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State v. Gaskins

Jul 25, 2012
DOCKET NO. A-4936-09T1 (N.J. Super. Jul. 25, 2012)


DOCKET NO. A-4936-09T1



Joseph E. Krakora, Public Defender, attorney for appellant (William Welaj, Designated Counsel, on the brief). Carolyn A. Murray, Acting Essex County Prosecutor, attorney for respondent (Debra G. Simms, Special Deputy Attorney General/ Deputy Chief Assistant Prosecutor, of counsel and on the brief).



Before Judges Cuff and Waugh.

On appeal from the Superior Court of New Jersey, Law Division, Essex County, Indictment No. 08-08-2556.

Joseph E. Krakora, Public Defender, attorney for appellant (William Welaj, Designated Counsel, on the brief).

Carolyn A. Murray, Acting Essex County Prosecutor, attorney for respondent (Debra G. Simms, Special Deputy Attorney General/ Deputy Chief Assistant Prosecutor, of counsel and on the brief). PER CURIAM

Defendant Wallace Gaskins appeals his conviction for the lesser included offense of first-degree aggravated manslaughter (count one), contrary to N.J.S.A. 2C:11-4; first-degree attempted murder (count two), contrary to N.J.S.A. 2C:5-1 and N.J.S.A. 2C:11-3; second-degree unlawful possession of a weapon (count three), contrary to N.J.S.A. 2C:39-5(b); and second-degree unlawful possession of a weapon for an unlawful purpose (count four), contrary to N.J.S.A. 2C:39-4(a), as well as the resulting sentence. He also appeals the sentence imposed by the trial judge for an unrelated offense, charged in the same indictment, that was severed and never tried. We affirm the conviction, vacate the sentence for the count that was not tried, and remand for resentencing on counts one and two.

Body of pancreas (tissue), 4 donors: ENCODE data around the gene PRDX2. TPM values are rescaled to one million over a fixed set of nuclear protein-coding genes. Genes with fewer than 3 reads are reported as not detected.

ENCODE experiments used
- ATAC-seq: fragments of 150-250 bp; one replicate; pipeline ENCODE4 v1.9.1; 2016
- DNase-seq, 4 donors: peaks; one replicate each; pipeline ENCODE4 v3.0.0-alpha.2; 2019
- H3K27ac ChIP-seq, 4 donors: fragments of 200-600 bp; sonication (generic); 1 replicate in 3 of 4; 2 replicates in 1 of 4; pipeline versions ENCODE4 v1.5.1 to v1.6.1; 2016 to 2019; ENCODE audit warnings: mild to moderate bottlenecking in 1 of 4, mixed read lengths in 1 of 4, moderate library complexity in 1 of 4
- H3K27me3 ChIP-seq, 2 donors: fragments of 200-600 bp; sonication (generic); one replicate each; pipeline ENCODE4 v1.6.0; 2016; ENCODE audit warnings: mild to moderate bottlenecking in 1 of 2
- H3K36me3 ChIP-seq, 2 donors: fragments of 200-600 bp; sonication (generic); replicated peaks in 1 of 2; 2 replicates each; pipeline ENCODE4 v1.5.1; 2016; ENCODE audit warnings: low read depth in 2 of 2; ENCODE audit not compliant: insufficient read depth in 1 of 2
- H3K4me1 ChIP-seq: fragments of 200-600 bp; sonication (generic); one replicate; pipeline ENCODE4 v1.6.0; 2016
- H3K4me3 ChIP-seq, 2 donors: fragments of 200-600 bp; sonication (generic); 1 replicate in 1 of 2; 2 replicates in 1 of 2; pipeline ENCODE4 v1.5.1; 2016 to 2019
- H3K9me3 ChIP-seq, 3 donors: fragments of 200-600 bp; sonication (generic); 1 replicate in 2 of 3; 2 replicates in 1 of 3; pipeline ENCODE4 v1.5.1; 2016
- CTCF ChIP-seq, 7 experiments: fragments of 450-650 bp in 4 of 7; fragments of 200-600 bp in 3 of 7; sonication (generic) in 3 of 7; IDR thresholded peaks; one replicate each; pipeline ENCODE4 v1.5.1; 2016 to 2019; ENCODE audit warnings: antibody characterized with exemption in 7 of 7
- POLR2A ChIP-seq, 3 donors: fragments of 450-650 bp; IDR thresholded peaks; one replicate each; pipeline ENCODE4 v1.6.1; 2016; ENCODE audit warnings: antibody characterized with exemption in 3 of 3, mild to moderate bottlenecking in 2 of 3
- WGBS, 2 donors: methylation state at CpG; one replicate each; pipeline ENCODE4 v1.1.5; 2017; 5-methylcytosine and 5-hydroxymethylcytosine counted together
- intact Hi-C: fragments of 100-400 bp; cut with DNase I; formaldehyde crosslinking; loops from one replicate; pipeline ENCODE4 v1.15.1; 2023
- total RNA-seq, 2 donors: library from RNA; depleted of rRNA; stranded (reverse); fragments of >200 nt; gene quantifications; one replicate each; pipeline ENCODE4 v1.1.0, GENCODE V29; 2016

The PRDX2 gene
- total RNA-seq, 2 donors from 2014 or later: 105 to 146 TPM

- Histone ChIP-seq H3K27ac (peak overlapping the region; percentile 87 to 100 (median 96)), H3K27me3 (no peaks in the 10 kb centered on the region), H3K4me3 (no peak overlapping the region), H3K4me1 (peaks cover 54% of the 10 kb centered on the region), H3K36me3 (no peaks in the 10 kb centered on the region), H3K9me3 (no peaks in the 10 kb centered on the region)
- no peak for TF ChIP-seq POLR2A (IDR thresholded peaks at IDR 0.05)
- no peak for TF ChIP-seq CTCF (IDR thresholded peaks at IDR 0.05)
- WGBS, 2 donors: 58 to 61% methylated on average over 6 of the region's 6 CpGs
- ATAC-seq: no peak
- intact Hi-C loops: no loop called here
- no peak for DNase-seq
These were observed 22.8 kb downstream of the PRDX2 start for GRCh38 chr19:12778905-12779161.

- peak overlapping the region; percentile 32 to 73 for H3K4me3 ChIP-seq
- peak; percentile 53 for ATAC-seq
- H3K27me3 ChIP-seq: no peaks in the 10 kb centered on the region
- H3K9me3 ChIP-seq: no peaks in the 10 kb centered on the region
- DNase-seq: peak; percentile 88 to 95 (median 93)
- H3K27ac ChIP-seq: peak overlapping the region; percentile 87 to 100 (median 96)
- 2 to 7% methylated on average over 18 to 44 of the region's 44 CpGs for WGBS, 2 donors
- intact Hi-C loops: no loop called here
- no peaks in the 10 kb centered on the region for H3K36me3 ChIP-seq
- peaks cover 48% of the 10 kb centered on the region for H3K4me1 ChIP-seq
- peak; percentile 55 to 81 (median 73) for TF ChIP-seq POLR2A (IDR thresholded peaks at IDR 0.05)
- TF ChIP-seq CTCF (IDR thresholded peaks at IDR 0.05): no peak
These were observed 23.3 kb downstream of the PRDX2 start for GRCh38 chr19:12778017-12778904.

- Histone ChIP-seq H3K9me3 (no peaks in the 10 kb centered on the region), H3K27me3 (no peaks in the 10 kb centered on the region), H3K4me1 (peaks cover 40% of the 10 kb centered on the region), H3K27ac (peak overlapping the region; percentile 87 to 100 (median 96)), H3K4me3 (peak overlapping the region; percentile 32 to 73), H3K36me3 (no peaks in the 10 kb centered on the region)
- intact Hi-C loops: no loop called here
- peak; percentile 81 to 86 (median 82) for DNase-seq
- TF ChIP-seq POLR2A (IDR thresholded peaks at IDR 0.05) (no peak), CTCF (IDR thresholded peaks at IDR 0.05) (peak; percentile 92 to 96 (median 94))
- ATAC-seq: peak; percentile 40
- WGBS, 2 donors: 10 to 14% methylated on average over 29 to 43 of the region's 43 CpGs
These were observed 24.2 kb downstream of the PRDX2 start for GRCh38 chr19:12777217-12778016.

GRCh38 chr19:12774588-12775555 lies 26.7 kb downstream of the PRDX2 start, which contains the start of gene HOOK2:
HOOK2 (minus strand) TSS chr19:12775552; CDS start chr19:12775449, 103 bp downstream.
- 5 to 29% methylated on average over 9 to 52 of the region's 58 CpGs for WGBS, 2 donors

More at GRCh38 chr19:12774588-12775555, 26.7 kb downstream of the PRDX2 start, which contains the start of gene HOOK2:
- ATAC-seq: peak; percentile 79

Gaskins was originally charged with first-degree murder, contrary to N.J.S.A. 2C:11-3(a)(1) and (2).


We discern the following facts and procedural history from the record on appeal.

During the evening of March 8, 2008, Mark Harper, Antoine Walker, and Anthony Stover attended a birthday celebration for their friend Antwan Johnson in Irvington. At the time, Johnson, Walker, and Stover were members of the Grape Street Crips, but Harper was not. As Harper, Walker, and Stover left the party and walked to their car, they came under gunfire. According to Harper, he heard a scream, turned around, saw two men running at them, and then heard and saw gunshots. Stover was shot and died at the scene.